There’s speculation of a possible dinosaur/modern bat connection.
Since bats are mammals, few people stopped to consider whether or not they might trace their lineage all the way back to dinosaurs, but the discovery of a pigeon-sized fossil has some people wondering.
Meet Yi Qi
A farmer uncovered the remains in the Tiaojishan Formation, which is located in China’s Hebei Province. Studies indicate that the small, winged animal was a member of the Scansoriopterygidae family. It has been given the Yi qi.
Based on the remains, paleontologists have created computer generated image of what Yi qi. The dinosaur was about the size and shape of a contemporary pigeons. It had a long neck, a bird like head, and teeth. It also had wings, which are what is generating the most interest in this particular species.
Fossilized remains of a winged dinosaur are nothing new. It’s widely accepted that birds evolved from the members of the Scansoriopterygidae family, the same family YI qi belongs to. What is surprising is that Yi qi’s wings don’t look much like bird wings, but bear a strong resemblance to bat wings, it’s almost like they’re an early prototype of what today’s bats use to zip through the night sky.
Not only were the wings devoid of feathers and appeared leathery, like bat wings, they were constructed around a gently curved, rod-like, anomalous bone that was distally tapered. This bone isn’t like anything paleontologists have ever seen before in any of the theropod dinosaurs they’ve studied. Yi qi also has an extremally long third finger. The strange and surprising wing structure is how the name Yi qi was selected. In Mandarin Chinese it means strange wing.
It is also the first-time paleontologists have found evidence of a dinosaur that had both wings constructed out of a leathery membrane and a body covered in feathers.
After entering the data into a computer, researchers were able to run a program that indicates Yi qi would have been able to sustain true flight, though the periods of such would most likely have been very short. Based on what the computer program revealed, researchers believe Yi qi probably used its wings to fly from one tree top to another, or to even fly down to the ground from the tree canopy.
Yi qi is believed to have lived during the Callovian and/or Oxfordian periods.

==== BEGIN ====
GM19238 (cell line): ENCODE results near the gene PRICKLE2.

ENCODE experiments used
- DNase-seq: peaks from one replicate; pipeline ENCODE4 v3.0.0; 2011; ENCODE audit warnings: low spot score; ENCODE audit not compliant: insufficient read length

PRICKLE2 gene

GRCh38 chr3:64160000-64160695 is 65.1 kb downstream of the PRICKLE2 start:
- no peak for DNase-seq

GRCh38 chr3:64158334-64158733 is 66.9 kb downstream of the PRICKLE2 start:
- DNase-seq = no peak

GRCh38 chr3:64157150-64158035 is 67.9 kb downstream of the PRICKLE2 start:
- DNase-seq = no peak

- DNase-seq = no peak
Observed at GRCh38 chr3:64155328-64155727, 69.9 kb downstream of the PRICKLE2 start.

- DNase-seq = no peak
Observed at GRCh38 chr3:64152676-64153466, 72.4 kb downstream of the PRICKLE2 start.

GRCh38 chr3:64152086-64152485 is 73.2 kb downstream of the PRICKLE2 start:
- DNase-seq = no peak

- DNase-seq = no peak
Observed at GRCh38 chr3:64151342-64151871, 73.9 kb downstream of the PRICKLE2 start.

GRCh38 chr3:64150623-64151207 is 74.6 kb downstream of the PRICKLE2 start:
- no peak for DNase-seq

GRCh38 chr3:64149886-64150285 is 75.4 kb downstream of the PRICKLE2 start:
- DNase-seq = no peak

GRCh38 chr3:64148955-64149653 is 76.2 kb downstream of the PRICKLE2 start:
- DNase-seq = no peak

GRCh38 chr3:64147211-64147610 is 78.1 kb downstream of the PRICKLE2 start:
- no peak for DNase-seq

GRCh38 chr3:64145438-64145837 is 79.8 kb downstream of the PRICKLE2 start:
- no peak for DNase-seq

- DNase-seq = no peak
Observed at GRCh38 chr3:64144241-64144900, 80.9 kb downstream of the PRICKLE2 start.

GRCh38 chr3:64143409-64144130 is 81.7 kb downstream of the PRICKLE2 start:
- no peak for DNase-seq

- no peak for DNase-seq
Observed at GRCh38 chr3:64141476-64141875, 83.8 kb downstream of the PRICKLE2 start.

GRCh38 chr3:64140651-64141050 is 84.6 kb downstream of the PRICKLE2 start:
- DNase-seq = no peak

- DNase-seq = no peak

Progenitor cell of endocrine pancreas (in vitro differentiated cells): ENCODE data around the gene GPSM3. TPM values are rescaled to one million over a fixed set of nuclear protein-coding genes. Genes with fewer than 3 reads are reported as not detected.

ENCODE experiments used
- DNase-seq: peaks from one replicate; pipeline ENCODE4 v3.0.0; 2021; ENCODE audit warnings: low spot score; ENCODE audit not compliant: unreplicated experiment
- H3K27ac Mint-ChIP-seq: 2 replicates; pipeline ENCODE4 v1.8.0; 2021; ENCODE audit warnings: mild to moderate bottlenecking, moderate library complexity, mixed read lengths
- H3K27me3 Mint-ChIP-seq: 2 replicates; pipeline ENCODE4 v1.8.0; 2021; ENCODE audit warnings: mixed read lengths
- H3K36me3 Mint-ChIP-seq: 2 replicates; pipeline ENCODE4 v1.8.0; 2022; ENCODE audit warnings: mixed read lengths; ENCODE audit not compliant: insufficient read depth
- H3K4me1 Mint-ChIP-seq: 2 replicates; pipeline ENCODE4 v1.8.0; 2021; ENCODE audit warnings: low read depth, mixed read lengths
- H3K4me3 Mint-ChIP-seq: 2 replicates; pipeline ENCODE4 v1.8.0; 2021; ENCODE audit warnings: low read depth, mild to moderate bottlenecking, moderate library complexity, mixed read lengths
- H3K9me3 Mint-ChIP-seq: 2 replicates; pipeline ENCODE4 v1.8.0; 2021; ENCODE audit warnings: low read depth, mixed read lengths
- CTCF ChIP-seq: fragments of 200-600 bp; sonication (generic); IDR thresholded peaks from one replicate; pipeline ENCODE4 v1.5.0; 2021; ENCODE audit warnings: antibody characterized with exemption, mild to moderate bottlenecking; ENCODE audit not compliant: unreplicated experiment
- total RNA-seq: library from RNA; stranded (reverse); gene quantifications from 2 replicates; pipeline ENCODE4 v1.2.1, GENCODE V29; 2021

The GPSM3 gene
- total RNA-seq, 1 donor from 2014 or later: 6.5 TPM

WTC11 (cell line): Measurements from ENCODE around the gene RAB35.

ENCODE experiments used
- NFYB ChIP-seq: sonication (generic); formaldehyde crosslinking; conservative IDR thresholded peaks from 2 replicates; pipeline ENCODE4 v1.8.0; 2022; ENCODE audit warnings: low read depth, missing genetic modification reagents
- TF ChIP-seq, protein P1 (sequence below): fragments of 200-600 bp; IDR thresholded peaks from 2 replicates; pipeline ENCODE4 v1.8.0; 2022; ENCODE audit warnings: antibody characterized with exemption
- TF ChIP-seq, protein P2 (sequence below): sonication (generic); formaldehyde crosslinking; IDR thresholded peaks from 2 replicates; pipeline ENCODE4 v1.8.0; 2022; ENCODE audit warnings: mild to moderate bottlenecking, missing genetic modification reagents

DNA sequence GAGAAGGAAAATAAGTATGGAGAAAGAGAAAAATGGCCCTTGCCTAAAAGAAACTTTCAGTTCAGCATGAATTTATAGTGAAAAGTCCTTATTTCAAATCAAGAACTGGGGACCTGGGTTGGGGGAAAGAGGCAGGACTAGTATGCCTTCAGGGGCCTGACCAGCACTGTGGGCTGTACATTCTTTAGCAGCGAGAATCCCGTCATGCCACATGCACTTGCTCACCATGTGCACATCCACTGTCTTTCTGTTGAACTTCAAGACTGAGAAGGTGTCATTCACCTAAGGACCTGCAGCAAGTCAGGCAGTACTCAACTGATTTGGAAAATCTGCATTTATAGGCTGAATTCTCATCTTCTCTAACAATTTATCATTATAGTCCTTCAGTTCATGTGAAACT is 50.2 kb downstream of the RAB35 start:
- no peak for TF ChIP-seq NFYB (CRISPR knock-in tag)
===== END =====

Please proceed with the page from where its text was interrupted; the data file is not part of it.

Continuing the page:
The New Kid in the Rock
While Yi qi has the distinction of being one of the first dinosaur finds that got people pondering a possible dinosaur/bat connection, it’s not the last.
In September of 2017, the Geological Society London Special Publications caused a stir when it published a paper that described an exciting new find. The paper was all about the Versperopterylus lamadongensis, a newly discovered anurognathid pterosaur. The fossil was discovered in China’s Jiufotang Formation. Unlike Yi qi, which is only a partial fossil, the Versperopterylus lamadongensis is almost complete specimen with a nearly intact skull.
The Versperopterylus lamadongensis’s wings are feature coracoids which measure just a little bit larger than the small dinosaur’s scapula. A comparison of the tibia and the wing phalanx reveal that their the exact same length. There’s no mistaking that there are grooves on the back of the first three wing phalanges. It’s the first of this type of pterosaur to be discovered in China with a very short tail.
The most interesting thing about the find is that this is the first time a pterosaur has been discovered with a reverse toe. Compared to similar species, the toe is backwards. This gives researchers an exciting clue about the Versperopterylus lamadongensis’s living arrangements. The muscle attachments and shape of the toe indicate that the Versperopterylus lamadongensis spent a great deal of their time hanging upside down, possibly from trees.
The newly discovered fossil’s name translates to Dusk-Wing.
As of right now, there’s not any evidence suggesting that bats descended from Yi qi or Versperopterylus lamadongensis, but it’s still fun to wonder if maybe, there isn’t some unexpected evolutionary link.
Junchang Lü, Qingjin Meng, Baopeng Wang, Di Liu, Caizhi Shen, Yuguang Zhang. “Short note on a new anurognathid pterosaur with evidence of perching behavior from Jianchang of Liaoning Province, China.” Geological Society London Special Publications. 8, September, 2017. Web. http://sp.lyellcollection.org/content/early/2017/09/08/SP455.16
Schira, Jess “60 Beautiful Bat Facts.” 8 January 2018.
“Versperopterylus lamadongensis: A new species of Anurognathid Pterosaur from the Early Cretaceous of Liaoning Province, China.” Sciency Thoughts. 20, November 2017. http://sciencythoughts.blogspot.com/2017/11/versperopterylus-lamadongensis-new.html